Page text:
Dak Prescott Says He Wants to Be a 'Cowboy Forever' Amid Contract Negotiations

Megan ArmstrongCorrespondent IMay 16, 2019

Dallas Cowboys quarterback Dak Prescott warms up before an NFL divisional football playoff game against the Los Angeles Rams Saturday, Jan. 12, 2019, in Los Angeles. (AP Photo/Marcio Jose Sanchez)
Marcio Jose Sanchez/Associated Press

Dak Prescott may as well be playing Tina Turner's "Don't Rush the Good Things" on a loop while negotiating his new contract with the Dallas Cowboys.

"I want to be a Cowboy forever," the quarterback told reporters Wednesday. "I think the people doing the deal feel the same way, so to me it's no rush. I know it will get done."

Prescott is entering the final year on his four-year rookie contract, and he has every reason to believe that the franchise wants to lock him in long-term, as Cowboys owner Jerry Jones has reiterated his commitment to his 2016 fourth-round pick countless times publicly.

"When I say man, he's our future," Jones said in November, per Clarence Hill Jr. of the Star-Telegram (h/t SportsDay). "I don't know how we could ask for more, to have this opportunity for him to progress the way he has. If someone walked in here right now and looked like they were going to get the No. 1 pick in the draft and said we'll give you two picks for Dak, I wouldn't even consider it. No."

Earlier this month, Jones doubled down when speaking to Hall of Fame Cowboys legend Michael Irvin on The Rich Eisen Show:

A day after Jones' conversation with Irvin, NFL Network's Jane Slater reported that team sources relayed to her a deal between the two sides couldn't be described as close. She added that the Cowboys presented Prescott's agent with their initial offer and were waiting for a counter.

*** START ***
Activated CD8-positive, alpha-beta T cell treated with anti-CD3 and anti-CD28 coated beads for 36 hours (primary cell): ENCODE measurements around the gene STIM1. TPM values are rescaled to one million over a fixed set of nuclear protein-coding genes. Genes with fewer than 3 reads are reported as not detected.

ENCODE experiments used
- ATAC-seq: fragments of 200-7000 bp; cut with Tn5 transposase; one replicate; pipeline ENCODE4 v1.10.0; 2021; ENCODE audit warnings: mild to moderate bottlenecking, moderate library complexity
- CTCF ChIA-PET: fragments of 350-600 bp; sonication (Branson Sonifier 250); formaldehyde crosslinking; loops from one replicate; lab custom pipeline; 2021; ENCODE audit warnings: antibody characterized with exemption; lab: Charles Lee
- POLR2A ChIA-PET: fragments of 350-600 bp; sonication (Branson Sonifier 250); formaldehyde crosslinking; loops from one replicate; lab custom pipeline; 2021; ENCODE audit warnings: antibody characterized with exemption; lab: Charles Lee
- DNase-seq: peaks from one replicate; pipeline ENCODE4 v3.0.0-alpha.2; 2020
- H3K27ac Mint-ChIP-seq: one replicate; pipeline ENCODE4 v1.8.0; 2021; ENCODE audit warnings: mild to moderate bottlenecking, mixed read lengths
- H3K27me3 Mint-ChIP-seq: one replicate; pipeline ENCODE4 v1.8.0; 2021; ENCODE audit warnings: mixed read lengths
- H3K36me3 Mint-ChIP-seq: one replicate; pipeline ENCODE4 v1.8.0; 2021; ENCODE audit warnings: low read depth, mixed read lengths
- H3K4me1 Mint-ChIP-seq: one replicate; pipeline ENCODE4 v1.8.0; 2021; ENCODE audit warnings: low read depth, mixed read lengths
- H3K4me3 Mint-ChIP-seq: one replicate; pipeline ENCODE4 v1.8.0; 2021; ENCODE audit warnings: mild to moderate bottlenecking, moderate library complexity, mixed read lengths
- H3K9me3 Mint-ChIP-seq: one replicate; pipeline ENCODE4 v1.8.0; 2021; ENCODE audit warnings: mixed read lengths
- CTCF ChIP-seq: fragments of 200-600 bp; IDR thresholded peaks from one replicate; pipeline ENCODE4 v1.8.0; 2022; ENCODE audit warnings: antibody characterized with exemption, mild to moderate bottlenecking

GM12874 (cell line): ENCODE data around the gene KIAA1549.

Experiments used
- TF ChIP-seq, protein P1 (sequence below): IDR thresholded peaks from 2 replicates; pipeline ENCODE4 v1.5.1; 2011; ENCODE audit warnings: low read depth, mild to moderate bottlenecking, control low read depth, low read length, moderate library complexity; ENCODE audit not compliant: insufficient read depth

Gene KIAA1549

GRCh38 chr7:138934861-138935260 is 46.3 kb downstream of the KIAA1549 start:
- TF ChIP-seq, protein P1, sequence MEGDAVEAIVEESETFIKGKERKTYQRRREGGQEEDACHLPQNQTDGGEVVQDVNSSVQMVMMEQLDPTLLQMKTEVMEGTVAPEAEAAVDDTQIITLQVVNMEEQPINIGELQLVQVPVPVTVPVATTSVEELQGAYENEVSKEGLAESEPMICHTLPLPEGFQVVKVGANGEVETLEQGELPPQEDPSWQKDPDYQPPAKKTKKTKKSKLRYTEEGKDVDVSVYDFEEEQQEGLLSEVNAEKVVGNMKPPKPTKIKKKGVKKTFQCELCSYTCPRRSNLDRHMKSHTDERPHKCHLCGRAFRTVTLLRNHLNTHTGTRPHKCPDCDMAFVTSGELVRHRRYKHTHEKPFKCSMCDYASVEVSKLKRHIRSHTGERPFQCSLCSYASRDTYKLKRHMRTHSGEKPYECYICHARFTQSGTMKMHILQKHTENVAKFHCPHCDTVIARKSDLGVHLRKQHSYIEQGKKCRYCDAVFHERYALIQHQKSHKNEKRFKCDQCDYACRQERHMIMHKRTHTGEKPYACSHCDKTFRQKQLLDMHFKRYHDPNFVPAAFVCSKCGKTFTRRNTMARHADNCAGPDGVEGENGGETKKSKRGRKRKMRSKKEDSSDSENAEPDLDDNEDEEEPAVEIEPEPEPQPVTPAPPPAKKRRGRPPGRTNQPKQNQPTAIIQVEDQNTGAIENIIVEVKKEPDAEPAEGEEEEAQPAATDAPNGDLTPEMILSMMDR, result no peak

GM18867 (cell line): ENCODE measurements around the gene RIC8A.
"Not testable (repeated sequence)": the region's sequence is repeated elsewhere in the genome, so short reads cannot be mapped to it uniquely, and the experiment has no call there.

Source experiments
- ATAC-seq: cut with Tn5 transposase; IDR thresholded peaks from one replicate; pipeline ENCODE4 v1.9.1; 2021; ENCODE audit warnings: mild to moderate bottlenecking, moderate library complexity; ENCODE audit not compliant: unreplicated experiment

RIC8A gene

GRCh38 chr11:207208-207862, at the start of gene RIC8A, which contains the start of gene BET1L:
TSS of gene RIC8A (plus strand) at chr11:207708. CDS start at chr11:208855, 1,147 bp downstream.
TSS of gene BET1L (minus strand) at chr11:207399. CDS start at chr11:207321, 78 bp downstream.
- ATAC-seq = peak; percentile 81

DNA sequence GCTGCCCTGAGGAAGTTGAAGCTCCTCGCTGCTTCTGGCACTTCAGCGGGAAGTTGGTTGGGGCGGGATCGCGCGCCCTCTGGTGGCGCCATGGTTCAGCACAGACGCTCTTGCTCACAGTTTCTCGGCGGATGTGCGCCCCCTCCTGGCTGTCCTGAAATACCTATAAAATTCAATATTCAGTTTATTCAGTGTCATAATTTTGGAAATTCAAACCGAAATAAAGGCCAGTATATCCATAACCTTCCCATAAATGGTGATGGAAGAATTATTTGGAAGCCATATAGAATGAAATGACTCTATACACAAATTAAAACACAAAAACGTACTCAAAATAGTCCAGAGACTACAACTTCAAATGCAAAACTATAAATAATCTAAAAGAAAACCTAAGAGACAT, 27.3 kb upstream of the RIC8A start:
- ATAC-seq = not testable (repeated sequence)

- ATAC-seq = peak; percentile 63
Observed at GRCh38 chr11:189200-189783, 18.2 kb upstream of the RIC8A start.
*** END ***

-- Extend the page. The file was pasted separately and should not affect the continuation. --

The Cowboys ideally will want to keep Prescott alongside running back Ezekiel Elliott and receiver Amari Cooper, both of whom are also seeking new contracts. Dallas' chief operating officer and executive vice president Stephen Jones spoke to the Dallas Morning News (h/t Joel Corry of CBSSports.com) about how all three could fit in the franchise's long-term plans:

"If we can talk them into not maxing out, doing well, but not maxed out, that allows us to have other good football players around them. And we all know what happens, you look at the TV booths and look at what these players do off the field. If we can put Super Bowl rings on these guys, they'll be legends around this area for many, many, many years to come.

"What they may give up a little bit in their contract, they should be able to invest in being a Cowboy and making our teams better."

Giving up guaranteed money for the prospect of potentially, maybe winning rings and becoming Cowboys legends will be a hard sell, but Corry outlined how the Cowboys could realistically keep all three in the Big D.

For now, Prescott is so unbothered by his contract negotiations that he smashed a home run at a local charity event Wednesday night to raise $2,000.

The 25-year-old two-time Pro Bowler has compiled a solid resume to rest on in three NFL seasons, starting every game. Prescott exceeded all fourth-round expectations his rookie season with 23 touchdowns opposed to just four interceptions as the Cowboys went 13-3 to win the NFC East and land the top seed in the NFC.

While he suffered a sophomore slump—22 touchdowns, 13 picks on 62.9 completion percentage—in 2017, Prescott resembled his rookie self last season, as he led the Cowboys to the divisional round with 3,885 yards, 22 touchdowns and eight interceptions on 67.7 completion percentage.

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